At the foundation of these rivalries existed the economic system of mercantilism, which was the idea that colonies and trade should be strictly controlled to benefit the economy of the home (European) nation. Mercantilism was an economic system that was heavily regulated and controlled by the government and allowed very little freedom for individual people. This all changed with the introduction of capitalistic beliefs and values in the late 1700s.
As the 18th century went along, some people began to reject the principles of mercantilism. For example, in 1776 Scottish economist Adam Smith published his famous written work “An Inquiry into the Nature and Causes of the Wealth of Nations” which is just often shortened to “Wealth of Nations”. The book challenged the idea that the government should control the economy and instead proposed the idea of free trade and competition with a lesser role of the government. The ideas of this book would eventually lay the foundation for the principles of capitalism, which is an economic system that supports the idea of free trade and choice as a way of achieving prosperity. The emergence of capitalism was vitally important to the start of industrialization and the Industrial Revolution.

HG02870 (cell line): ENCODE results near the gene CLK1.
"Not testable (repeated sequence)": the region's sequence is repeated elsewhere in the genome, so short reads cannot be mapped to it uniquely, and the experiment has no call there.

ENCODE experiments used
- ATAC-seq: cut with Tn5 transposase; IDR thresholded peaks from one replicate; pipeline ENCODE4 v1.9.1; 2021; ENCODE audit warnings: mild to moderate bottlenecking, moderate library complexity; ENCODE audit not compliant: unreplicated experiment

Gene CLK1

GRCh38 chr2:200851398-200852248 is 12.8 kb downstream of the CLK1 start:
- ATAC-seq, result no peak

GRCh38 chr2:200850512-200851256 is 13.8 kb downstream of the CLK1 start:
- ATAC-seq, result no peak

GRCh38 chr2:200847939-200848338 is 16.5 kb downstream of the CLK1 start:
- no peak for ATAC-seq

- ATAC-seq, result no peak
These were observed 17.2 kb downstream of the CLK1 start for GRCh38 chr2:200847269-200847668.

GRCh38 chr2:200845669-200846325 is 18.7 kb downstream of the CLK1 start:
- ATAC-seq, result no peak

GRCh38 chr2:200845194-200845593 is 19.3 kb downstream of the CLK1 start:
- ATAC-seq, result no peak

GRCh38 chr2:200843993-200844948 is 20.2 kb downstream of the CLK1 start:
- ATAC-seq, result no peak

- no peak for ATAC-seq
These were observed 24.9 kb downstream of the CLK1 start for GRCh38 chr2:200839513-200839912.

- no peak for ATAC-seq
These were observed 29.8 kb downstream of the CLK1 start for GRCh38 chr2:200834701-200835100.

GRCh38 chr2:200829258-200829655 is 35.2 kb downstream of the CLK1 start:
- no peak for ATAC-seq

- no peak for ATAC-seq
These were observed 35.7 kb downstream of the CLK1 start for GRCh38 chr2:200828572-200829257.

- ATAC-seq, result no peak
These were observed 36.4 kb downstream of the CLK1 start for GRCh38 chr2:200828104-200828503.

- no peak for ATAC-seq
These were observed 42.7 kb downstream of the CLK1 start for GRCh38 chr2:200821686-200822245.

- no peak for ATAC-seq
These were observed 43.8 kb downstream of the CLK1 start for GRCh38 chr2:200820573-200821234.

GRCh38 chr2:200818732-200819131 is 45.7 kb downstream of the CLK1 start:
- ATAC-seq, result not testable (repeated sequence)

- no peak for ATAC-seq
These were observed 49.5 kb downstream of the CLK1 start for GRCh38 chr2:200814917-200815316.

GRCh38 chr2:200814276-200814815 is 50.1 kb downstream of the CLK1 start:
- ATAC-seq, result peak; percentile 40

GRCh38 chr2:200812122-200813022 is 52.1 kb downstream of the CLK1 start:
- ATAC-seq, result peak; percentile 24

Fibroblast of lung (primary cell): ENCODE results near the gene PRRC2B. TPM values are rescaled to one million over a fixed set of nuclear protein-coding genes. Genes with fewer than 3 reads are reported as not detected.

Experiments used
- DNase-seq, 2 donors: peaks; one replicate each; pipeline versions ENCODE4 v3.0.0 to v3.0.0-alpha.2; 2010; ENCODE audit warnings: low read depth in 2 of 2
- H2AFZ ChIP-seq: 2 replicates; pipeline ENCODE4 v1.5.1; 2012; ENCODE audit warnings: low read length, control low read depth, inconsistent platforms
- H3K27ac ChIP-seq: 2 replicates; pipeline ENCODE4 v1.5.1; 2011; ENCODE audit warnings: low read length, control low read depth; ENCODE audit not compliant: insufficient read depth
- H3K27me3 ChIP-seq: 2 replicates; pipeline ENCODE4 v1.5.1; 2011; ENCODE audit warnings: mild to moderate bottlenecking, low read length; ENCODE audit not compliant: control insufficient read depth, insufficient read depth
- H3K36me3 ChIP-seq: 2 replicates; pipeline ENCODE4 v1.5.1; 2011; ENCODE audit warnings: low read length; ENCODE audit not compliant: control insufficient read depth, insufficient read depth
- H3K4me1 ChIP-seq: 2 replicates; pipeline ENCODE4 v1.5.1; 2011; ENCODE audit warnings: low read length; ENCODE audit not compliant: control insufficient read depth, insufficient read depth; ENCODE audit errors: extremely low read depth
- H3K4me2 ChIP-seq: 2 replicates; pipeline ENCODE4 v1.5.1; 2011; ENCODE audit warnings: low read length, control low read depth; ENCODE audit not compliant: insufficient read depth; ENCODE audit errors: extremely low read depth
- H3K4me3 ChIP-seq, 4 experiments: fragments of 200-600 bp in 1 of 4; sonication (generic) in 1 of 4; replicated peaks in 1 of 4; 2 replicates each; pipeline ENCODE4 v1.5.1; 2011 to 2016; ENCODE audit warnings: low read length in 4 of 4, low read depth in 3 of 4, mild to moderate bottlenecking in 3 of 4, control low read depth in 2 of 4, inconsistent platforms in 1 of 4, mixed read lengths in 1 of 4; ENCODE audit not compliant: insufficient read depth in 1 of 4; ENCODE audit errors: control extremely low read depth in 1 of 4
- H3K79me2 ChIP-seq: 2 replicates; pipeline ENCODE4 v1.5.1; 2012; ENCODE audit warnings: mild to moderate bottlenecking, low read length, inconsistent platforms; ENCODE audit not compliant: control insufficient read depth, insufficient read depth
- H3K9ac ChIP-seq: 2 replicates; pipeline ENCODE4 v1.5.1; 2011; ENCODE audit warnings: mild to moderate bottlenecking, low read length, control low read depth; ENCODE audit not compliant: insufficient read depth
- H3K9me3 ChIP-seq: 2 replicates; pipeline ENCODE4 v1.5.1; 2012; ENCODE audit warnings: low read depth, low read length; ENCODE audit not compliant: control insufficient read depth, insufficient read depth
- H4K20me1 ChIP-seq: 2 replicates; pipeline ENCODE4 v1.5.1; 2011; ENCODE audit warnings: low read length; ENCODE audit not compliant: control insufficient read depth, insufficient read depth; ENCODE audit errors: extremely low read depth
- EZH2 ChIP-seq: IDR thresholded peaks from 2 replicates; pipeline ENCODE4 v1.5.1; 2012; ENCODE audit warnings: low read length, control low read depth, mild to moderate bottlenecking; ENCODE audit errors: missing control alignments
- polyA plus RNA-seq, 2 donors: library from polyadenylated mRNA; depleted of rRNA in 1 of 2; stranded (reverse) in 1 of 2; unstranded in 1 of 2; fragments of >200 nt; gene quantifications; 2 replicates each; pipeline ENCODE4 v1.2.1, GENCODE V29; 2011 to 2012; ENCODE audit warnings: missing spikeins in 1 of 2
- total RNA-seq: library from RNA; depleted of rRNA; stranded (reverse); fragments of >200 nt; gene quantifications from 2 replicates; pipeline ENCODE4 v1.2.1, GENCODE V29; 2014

Capitalism caused the Industrial Revolution because industrialization required significant work and investment from individuals and not necessarily the government. For example, in Britain, where the Industrial Revolution began, wealthy entrepreneurs were important because they used their wealth to create factories and mines. This investment from individuals, whose actions were guided by the profit motive, would not have been possible without the emergence of capitalism. Furthermore, as the Industrial Revolution began the individualistic principles of capitalism helped create a climate wherein industrialization exploded, and eventually spread worldwide.
POSITIVE IMPACTS OF THE INDUSTRIAL REVOLUTION
As an event, the Industrial Revolution had both positive and negative impacts for society. One of the main positives of the Industrial Revolution was the introduction of the many new inventions listed above, including: spinning jenny, power loom, flying shuttle and the steam engine. These inventions increased industrial output and allowed the creation of new goods which improved life for people at the time. As well, the development of factories and mines in the Industrial Revolution also provided jobs for the working class people. While the jobs had many issues, they provided the people with a basic income that helped cover the costs of daily life. Furthermore, the wealthy business owners who established the factories and mines in the Industrial Revolution were able to earn large amounts of wealth by selling the goods. This allowed industrialized countries such as Britain to become very wealthy. Finally, many historians consider the Industrial Revolution to be a positive event in history because it led to the modern lifestyles that most people enjoy today.